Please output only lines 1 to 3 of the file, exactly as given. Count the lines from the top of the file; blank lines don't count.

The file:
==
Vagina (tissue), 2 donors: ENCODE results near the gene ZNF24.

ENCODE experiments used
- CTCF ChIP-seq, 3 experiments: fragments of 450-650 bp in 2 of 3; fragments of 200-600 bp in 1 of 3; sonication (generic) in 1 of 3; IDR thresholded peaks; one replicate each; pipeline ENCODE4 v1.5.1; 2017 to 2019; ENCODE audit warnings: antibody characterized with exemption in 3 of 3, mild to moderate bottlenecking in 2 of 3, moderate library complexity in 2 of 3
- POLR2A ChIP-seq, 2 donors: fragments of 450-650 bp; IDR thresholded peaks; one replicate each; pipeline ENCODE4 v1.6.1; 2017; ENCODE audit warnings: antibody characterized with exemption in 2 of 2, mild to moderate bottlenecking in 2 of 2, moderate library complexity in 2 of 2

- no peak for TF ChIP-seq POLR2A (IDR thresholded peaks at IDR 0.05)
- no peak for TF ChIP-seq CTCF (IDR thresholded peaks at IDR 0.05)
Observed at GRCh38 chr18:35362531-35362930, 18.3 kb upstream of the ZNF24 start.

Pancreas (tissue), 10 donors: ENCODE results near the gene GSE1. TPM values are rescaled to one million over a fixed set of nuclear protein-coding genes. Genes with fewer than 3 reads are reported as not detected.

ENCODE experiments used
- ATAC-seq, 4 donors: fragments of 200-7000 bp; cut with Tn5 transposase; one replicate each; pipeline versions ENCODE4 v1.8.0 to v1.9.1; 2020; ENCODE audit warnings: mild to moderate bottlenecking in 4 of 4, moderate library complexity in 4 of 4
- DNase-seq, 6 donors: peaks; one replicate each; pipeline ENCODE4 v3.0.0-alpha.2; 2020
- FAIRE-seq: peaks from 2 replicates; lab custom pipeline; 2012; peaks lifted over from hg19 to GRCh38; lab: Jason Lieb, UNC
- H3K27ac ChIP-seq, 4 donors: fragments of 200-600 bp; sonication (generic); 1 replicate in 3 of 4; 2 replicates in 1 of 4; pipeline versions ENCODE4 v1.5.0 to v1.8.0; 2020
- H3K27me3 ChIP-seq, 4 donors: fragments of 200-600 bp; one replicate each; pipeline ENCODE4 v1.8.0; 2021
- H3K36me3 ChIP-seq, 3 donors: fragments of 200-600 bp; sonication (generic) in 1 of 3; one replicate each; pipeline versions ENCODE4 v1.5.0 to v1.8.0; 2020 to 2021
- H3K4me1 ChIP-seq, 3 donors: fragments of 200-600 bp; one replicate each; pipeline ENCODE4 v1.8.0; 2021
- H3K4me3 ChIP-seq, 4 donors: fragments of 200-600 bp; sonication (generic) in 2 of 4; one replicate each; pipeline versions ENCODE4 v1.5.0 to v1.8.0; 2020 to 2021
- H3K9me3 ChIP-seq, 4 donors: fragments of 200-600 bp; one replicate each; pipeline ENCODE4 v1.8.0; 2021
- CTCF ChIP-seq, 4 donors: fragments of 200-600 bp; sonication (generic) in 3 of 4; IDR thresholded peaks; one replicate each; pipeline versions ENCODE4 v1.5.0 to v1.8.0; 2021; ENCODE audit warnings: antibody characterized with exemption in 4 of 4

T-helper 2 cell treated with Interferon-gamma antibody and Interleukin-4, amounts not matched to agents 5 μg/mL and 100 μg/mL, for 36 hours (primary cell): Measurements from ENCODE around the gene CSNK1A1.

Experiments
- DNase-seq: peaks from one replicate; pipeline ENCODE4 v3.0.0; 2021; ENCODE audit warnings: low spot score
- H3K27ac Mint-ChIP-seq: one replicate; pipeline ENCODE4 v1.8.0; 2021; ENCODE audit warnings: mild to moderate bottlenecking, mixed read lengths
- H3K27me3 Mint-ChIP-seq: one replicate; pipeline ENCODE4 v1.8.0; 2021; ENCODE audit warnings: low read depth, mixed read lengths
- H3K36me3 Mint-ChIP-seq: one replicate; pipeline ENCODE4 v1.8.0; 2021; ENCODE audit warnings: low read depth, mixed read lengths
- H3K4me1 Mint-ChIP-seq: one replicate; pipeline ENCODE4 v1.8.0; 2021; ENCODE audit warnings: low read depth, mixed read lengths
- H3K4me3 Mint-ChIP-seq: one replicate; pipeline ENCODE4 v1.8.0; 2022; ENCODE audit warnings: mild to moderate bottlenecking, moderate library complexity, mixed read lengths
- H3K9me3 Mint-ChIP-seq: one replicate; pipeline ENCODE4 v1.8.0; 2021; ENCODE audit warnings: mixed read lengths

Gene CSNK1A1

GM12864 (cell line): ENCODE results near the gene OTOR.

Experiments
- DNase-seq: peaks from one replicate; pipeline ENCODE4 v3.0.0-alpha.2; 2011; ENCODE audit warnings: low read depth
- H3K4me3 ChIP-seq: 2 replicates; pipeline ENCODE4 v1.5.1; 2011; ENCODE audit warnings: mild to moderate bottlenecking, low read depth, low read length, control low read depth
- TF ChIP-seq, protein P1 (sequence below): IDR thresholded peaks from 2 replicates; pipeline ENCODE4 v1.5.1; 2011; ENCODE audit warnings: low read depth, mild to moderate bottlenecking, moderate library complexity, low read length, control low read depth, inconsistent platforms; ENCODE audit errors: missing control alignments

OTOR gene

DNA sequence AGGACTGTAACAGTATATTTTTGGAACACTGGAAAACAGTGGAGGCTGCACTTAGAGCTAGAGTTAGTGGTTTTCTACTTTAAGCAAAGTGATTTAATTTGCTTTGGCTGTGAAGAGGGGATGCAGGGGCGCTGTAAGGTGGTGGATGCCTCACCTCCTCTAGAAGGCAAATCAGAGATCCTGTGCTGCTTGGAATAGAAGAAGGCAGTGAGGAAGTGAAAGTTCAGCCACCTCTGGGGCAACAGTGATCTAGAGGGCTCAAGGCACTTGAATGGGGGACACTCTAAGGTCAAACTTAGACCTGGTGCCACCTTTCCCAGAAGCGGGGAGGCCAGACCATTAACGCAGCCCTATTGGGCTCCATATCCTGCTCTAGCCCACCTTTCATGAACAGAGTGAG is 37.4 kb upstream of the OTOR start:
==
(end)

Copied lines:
Vagina (tissue), 2 donors: ENCODE results near the gene ZNF24.

ENCODE experiments used
- CTCF ChIP-seq, 3 experiments: fragments of 450-650 bp in 2 of 3; fragments of 200-600 bp in 1 of 3; sonication (generic) in 1 of 3; IDR thresholded peaks; one replicate each; pipeline ENCODE4 v1.5.1; 2017 to 2019; ENCODE audit warnings: antibody characterized with exemption in 3 of 3, mild to moderate bottlenecking in 2 of 3, moderate library complexity in 2 of 3